|1860 NYC, Ward 5, Dw 187, Fam 805|
That was back in the days when you had to find someone in the city directory, consult maps to find what ward the address was in, rent the microfilm, and scan frame after frame to find what you were looking for. There were no reader-printers, so you had to write everything down.
Enumerated were Timothy, Margaret and five children. Their surname was Killy, not Kiley, but that didn’t bother me too much. A carelessly written lower case E can look like a lower case L. Three children were missing, but they would be old enough to have left home.
Fast forward to 2014. I wanted to verify what I had recorded by hand of the family entry. What a difference in how census research is done! I signed on to Ancestry.com and searched for Timothy Killy, born in Ireland, resident of New York City. To my surprise, I didn’t find him. So I searched on every other set of parameters I could think of (Margaret, the children’s names, with wild cards, different birth place, etc.),, always with some variation of Killy. What I didn’t do was go through all the returns when I searched for Timothy with age, birth place, and wife, and no last name. There were too many.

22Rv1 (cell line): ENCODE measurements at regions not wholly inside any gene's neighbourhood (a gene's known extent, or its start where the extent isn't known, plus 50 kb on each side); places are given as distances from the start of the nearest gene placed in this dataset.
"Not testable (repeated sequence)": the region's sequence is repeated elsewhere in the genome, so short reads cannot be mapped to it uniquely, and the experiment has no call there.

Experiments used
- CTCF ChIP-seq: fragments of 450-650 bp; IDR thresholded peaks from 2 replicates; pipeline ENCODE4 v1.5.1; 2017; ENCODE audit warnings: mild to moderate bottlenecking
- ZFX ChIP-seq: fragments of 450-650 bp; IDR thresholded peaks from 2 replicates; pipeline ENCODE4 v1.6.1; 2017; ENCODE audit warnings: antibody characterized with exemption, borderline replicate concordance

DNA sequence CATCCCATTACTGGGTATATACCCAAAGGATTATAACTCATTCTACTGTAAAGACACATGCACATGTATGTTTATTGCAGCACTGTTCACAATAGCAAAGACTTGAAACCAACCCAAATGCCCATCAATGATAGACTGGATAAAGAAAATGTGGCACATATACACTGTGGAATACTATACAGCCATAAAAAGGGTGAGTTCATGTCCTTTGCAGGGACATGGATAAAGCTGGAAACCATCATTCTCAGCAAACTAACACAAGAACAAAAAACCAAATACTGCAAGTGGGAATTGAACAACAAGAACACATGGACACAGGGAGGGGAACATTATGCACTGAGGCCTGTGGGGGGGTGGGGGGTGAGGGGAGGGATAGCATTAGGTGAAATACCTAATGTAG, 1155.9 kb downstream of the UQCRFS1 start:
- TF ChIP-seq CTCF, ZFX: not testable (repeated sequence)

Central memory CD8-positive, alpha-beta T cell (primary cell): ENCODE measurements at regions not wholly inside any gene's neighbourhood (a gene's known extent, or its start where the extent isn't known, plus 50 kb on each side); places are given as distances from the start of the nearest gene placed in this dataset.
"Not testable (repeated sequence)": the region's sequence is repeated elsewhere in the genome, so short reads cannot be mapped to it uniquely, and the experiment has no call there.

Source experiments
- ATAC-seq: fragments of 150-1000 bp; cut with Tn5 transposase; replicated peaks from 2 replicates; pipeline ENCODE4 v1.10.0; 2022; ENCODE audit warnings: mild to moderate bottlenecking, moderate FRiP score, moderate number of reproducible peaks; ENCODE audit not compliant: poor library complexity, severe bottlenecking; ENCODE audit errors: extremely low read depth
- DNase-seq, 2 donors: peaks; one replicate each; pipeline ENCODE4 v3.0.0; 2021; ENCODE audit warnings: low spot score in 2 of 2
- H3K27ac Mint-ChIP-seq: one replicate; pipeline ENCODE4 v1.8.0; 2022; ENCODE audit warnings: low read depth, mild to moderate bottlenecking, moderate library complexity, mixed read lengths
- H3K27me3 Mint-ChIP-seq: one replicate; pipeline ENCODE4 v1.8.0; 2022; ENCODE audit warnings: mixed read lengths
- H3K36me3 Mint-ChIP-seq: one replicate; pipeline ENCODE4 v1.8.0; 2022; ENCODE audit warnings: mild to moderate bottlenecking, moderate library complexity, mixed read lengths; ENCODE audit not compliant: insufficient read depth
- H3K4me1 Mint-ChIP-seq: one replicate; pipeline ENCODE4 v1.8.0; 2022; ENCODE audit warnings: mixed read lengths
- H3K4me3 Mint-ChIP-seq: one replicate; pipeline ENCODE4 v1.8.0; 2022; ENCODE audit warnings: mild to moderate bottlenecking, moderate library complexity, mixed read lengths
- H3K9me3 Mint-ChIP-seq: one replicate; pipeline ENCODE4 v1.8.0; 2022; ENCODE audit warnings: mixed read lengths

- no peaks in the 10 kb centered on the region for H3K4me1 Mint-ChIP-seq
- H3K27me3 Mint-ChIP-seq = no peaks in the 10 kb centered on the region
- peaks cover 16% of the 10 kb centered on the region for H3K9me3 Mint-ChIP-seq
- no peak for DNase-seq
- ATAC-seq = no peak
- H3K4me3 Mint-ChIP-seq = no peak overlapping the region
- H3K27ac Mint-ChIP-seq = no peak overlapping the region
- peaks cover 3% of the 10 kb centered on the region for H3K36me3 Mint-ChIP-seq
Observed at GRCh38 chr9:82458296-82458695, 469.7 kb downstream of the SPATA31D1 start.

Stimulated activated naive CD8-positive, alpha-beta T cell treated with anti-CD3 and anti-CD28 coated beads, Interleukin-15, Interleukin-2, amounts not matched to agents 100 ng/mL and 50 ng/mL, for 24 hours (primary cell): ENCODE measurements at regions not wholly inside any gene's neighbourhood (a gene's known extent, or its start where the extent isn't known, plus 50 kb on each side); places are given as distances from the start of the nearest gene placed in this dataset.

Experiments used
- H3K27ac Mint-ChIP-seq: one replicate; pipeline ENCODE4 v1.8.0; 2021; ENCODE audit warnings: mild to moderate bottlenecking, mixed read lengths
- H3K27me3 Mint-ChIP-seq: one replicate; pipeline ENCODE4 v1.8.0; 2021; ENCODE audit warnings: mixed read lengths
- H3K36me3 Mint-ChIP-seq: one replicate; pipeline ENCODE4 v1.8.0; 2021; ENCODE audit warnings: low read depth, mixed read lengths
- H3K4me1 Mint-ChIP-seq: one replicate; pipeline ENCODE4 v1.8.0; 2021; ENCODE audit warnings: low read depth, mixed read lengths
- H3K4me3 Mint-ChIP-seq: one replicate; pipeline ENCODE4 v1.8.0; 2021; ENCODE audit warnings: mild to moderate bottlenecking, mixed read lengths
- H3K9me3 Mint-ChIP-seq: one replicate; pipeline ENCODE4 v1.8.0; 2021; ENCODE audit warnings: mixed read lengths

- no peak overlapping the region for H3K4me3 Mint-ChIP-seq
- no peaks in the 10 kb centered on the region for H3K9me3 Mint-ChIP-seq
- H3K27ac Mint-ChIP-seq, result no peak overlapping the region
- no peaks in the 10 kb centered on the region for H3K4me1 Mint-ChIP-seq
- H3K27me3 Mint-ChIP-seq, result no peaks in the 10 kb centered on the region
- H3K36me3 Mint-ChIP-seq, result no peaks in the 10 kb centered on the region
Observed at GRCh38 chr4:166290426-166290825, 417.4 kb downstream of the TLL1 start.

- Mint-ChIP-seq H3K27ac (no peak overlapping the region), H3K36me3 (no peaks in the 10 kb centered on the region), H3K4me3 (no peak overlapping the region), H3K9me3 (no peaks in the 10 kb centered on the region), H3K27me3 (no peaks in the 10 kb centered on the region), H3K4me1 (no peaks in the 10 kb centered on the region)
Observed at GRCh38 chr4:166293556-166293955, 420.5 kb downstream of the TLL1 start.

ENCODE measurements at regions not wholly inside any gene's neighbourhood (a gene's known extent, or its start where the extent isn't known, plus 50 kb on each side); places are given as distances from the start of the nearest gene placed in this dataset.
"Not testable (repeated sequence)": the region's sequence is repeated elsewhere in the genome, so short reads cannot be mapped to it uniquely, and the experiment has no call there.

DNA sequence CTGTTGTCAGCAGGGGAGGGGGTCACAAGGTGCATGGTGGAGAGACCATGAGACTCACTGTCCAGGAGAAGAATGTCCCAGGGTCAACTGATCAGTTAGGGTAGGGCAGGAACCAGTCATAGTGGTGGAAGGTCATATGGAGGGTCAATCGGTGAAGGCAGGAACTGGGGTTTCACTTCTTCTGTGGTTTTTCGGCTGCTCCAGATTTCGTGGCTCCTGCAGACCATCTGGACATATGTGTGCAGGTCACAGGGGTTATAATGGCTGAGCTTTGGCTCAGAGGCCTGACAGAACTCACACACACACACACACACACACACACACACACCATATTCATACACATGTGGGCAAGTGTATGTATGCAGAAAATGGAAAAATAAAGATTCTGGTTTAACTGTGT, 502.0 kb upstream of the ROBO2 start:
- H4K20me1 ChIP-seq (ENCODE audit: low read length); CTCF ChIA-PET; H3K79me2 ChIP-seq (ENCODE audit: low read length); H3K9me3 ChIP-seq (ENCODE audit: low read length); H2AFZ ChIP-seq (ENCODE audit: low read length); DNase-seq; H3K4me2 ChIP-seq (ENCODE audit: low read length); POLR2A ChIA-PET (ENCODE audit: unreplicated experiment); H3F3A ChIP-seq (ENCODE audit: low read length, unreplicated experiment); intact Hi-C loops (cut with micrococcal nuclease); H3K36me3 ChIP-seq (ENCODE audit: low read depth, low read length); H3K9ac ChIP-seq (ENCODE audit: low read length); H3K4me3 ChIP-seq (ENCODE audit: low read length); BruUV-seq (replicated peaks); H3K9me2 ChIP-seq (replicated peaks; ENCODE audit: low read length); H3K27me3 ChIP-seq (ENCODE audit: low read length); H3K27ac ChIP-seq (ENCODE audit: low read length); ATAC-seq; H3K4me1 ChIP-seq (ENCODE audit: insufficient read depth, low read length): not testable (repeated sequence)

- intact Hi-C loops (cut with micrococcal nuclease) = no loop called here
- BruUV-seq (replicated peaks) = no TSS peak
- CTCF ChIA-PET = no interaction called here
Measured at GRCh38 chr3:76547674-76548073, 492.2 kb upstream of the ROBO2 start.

Finally, since I had the ward, district, page, dwelling number, and family number, I browsed through the census until I found the entry for Timothy and his family. Sure enough, there he was–Timothy Killy. Why wasn’t he indexed?
Finally, it dawned on me. The surname looked a little like Hilly. And Timothy Hilly was how he was indexed. I had seen what I expected to see (more or less), and someone else had seen something different.
1860 U.S. census, digital image, Ancestry.com